A multicultural, multigenerational family pictured in an affectionate huddle

Family Dynamics: Five ways they come into play in practice

  • March 14, 2024
  • Gosha G.S. Sekhon

Whether favourable or fraught, complex or relatively clear-cut, family dynamics are undeniably influential and often play a central role in shaping the outcome of legal matters, particularly in the areas of estates, family and residential real estate law. Recently, I had  the privilege of participating in an engaging and thought-provoking plenary on this topic at the 2024 Ontario Legal Conference. In a fascinating discussion – moderated by Alex Procope of Perez, Bryan Procope LLP – my co-panelist, Kavita Bhagat, of Kavita V. Bhagat Family Law Solutions, and I shared our experiences of how understanding and responding to the needs of clients in the context of their family relationships can make us better legal service providers. The following are some key take-aways from the discussion.

Avoid being overly transactional with clients

Estates solicitors are typically hired for specific, time-limited engagements, resulting in, for instance, the production of a Will and Powers of Attorney or a successful application for a Certificate of Appointment of Estate Trustee. It is easy to get caught up in checklists to complete these retainers.

It is important, however, to get context around a client’s instructions. The best laid plans can go awry if we do not take the time to do our due diligence at the outset of the retainer. Take time to learn about the factors influencing the client’s decisions and document these discussions for your file.

One panel recommendation was to include a family tree in the intake process. This can include detailed notes on relationships the client has said are difficult or that could impact their decisions. In the context of estate planning this may shed light on a decision to exclude a beneficiary, or in an estate administration, it may guide the best method for communicating with an ornery family member.

Changing definition of family

A further reason to get detailed family information is the changing definition of family. How often have you been in planning discussions only to realize that the son the client keeps referring to is a stepson, never legally adopted? Or that the daughter they referenced is a daughter-in-law?

A key part of a Will is to define categories of relationships. If you are using a generic definition, you may inadvertently exclude someone that the client wished to benefit but who did not meet the legal definition of a child or issue. Digging a little deeper at the due diligence stage can avoid unintended results.

The impact of a client’s stage of life and/or culture on family dynamics

It is important to balance issues of professional liability with the client’s needs or requirements vis-à-vis family support when they are completing their estate planning or if they are administering an estate. While it is important to separately confirm the client’s intentions are their own, an elderly client or someone with mobility issues may well need the ride to your office or for someone to be present nearby in case of a health issue. Certain clients simply require greater assistance to attend meetings, or to access technology.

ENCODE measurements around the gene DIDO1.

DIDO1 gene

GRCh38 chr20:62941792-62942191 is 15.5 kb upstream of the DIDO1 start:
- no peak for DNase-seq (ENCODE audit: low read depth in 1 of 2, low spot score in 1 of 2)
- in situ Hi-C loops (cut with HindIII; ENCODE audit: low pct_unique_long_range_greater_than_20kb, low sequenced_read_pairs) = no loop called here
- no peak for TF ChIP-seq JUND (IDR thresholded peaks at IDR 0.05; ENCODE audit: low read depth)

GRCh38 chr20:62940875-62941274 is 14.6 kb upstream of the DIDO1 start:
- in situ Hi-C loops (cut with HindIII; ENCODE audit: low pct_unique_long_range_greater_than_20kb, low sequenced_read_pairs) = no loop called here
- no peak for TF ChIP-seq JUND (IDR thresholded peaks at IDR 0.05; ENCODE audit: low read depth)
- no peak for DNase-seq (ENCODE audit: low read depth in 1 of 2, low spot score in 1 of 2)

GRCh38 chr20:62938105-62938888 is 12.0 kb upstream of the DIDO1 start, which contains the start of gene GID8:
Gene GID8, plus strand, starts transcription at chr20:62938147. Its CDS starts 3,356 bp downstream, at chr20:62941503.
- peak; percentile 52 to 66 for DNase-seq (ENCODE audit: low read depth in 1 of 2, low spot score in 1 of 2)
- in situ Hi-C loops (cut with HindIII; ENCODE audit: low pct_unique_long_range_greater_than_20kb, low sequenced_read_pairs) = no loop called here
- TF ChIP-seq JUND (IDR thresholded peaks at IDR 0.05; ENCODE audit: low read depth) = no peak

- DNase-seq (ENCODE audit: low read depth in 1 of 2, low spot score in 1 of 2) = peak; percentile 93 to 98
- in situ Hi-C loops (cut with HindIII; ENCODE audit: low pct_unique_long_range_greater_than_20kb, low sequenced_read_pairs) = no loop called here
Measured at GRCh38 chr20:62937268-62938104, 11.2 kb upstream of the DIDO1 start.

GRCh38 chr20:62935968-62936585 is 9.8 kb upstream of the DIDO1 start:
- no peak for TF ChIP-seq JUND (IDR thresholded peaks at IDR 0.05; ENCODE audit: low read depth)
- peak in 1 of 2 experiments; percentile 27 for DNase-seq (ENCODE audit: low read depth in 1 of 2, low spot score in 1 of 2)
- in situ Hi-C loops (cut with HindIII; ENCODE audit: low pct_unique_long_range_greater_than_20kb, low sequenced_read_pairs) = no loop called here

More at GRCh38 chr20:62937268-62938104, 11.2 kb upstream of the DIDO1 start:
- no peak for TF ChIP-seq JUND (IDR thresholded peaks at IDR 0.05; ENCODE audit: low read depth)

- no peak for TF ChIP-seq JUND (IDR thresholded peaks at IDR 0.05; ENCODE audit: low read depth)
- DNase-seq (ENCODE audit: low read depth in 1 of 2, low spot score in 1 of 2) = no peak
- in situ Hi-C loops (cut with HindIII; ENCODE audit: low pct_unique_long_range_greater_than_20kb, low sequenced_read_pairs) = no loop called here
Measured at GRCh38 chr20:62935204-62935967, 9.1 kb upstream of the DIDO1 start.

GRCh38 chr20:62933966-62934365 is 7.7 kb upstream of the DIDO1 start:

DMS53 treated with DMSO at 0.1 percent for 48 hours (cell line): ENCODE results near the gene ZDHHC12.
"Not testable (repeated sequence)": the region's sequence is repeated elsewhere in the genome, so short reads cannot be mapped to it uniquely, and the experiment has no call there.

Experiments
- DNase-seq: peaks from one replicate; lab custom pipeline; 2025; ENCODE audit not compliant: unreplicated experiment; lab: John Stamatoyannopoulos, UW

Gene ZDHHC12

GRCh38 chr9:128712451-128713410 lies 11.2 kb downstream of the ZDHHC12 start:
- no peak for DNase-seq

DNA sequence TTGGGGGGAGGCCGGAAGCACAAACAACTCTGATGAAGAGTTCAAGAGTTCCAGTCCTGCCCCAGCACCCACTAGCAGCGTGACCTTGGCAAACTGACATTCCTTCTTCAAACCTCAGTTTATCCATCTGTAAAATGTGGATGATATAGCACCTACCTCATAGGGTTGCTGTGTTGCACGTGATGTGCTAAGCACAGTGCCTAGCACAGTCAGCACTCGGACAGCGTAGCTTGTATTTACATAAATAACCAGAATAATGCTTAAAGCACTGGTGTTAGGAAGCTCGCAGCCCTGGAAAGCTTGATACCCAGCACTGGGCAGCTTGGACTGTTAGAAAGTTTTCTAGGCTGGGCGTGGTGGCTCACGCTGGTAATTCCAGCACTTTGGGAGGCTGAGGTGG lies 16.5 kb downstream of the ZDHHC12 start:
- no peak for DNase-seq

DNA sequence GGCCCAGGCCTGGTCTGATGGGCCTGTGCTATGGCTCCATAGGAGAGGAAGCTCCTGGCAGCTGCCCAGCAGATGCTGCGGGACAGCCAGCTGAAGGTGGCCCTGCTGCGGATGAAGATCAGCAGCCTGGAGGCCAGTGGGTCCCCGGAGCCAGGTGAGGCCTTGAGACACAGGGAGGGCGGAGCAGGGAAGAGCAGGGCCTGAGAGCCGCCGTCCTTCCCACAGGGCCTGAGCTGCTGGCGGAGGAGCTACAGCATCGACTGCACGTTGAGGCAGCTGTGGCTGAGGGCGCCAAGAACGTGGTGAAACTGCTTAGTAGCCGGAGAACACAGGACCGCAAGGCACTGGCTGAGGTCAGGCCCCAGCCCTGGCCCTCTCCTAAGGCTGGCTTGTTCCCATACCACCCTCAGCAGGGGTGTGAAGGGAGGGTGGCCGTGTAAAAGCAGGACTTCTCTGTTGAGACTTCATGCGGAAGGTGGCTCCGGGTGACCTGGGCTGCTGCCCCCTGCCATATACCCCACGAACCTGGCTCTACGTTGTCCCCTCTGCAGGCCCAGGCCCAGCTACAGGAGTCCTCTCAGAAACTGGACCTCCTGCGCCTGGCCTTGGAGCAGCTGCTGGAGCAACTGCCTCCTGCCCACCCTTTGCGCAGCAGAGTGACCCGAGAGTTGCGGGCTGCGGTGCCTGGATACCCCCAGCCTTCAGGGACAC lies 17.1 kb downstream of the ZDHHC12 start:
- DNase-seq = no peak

While we need to be alert to red flags for undue influence or mistreatment, there are not always nefarious intentions on the part of helping family members. In fact, the cultural background of the client may be such that there is a less individual, and more a consensus mindset at play.

The four Rs of providing trauma-informed services

The following guidance is from the Department of Health and Human Services (USA)[i]:

  1. REALIZE there is wide-spread impact of trauma in our society.
  2. RECOGNIZE signs and symptoms in clients.
  3. RESPOND by integrating knowledge about trauma into your procedures and practices for service delivery.
  4. RESIST re-traumatization when structuring service provision and interactions with your clients.

To elaborate on the impact of trauma, consider what happens when assisting an executor with an estate administration. It is important to remember that experiencing the death of a family member can be a form of trauma. Depending on the relationship of the executor to the deceased, it may take some time for them to process the information and steps involved to administer the estate.

Approaching interactions in an empathetic and compassionate manner may be crucial to avoid having a client shut down or stop responding in a timely manner. Remember, the client may simply be feeling overwhelmed or triggered. Patience can be key to moving the matter forward.

Being self-aware: unconscious bias

All human beings see the world through their own unique lens and being a lawyer does not change that. This lens is created from a myriad of personal and professional experiences, our own lived traumas, the vicarious trauma of clients, our cultural and family backgrounds, and life experiences in general. It is important to stay alert to where and how our unconscious biases and expectations can affect our interactions with our clients and our assumptions about their family dynamics.

About the author

Gosha G.S. Sekhon is owner/principal lawyer at Sekhon Legal Services and CPD liaison on the OBA's Trusts and Estates Law Section Executive.


A version of this article was originally published on the OBA Trusts and Estates Law Section’s articles page.


[i] SAMHSA’s Concept of Trauma and Guidance for a Trauma-Informed Approach, prepared by SAMHSA’s Trauma and Justice Strategic Initiative July 2014 [Department of Health and Human Services – USA].